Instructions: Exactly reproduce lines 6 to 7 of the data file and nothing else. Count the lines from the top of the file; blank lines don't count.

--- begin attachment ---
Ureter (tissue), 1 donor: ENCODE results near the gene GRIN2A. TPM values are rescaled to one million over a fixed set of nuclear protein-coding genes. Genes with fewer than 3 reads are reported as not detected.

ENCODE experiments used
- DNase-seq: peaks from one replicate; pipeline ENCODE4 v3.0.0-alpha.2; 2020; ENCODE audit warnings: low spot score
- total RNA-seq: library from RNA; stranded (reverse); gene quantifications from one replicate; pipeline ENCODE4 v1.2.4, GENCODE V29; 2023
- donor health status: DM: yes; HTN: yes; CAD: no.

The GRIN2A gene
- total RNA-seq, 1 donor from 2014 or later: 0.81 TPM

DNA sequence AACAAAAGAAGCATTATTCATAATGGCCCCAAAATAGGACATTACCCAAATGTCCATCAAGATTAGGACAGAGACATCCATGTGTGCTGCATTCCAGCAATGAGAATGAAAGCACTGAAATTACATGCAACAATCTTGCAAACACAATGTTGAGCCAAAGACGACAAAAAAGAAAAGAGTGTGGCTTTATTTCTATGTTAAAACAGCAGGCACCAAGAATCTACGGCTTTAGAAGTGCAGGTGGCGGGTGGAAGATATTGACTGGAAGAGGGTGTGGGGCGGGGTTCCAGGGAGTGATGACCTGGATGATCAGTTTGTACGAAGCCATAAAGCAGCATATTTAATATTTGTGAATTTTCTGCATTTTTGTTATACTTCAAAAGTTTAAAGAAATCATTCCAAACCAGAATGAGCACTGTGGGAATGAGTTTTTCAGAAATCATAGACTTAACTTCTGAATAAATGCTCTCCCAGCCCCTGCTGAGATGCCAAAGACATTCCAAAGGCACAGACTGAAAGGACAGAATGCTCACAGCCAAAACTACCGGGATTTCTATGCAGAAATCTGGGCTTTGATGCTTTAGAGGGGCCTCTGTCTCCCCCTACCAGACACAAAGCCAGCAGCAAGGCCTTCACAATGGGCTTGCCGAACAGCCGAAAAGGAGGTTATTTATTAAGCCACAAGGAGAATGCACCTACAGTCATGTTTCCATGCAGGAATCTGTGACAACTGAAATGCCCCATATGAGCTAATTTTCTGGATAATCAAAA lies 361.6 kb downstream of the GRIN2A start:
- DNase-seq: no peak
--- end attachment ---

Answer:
The GRIN2A gene
- total RNA-seq, 1 donor from 2014 or later: 0.81 TPM